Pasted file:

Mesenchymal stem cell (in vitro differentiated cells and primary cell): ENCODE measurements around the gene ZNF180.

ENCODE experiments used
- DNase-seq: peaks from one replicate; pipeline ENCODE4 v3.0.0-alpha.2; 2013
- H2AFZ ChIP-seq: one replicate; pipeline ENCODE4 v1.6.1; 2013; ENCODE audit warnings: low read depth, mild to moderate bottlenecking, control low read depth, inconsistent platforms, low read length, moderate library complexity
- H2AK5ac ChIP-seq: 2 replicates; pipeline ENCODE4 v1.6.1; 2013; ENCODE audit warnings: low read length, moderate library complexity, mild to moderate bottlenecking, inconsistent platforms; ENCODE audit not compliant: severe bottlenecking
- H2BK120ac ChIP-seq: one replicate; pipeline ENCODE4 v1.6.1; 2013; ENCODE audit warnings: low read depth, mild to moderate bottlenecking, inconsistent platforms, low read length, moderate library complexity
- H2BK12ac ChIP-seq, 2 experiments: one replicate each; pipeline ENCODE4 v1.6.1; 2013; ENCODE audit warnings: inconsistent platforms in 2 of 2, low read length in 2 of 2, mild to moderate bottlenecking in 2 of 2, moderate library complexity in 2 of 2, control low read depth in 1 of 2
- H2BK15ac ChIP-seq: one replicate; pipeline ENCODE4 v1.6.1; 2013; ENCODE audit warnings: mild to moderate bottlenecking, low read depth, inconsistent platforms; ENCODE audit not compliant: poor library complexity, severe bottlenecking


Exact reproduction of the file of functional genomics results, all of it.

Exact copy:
Mesenchymal stem cell (in vitro differentiated cells and primary cell): ENCODE measurements around the gene ZNF180.

ENCODE experiments used
- DNase-seq: peaks from one replicate; pipeline ENCODE4 v3.0.0-alpha.2; 2013
- H2AFZ ChIP-seq: one replicate; pipeline ENCODE4 v1.6.1; 2013; ENCODE audit warnings: low read depth, mild to moderate bottlenecking, control low read depth, inconsistent platforms, low read length, moderate library complexity
- H2AK5ac ChIP-seq: 2 replicates; pipeline ENCODE4 v1.6.1; 2013; ENCODE audit warnings: low read length, moderate library complexity, mild to moderate bottlenecking, inconsistent platforms; ENCODE audit not compliant: severe bottlenecking
- H2BK120ac ChIP-seq: one replicate; pipeline ENCODE4 v1.6.1; 2013; ENCODE audit warnings: low read depth, mild to moderate bottlenecking, inconsistent platforms, low read length, moderate library complexity
- H2BK12ac ChIP-seq, 2 experiments: one replicate each; pipeline ENCODE4 v1.6.1; 2013; ENCODE audit warnings: inconsistent platforms in 2 of 2, low read length in 2 of 2, mild to moderate bottlenecking in 2 of 2, moderate library complexity in 2 of 2, control low read depth in 1 of 2
- H2BK15ac ChIP-seq: one replicate; pipeline ENCODE4 v1.6.1; 2013; ENCODE audit warnings: mild to moderate bottlenecking, low read depth, inconsistent platforms; ENCODE audit not compliant: poor library complexity, severe bottlenecking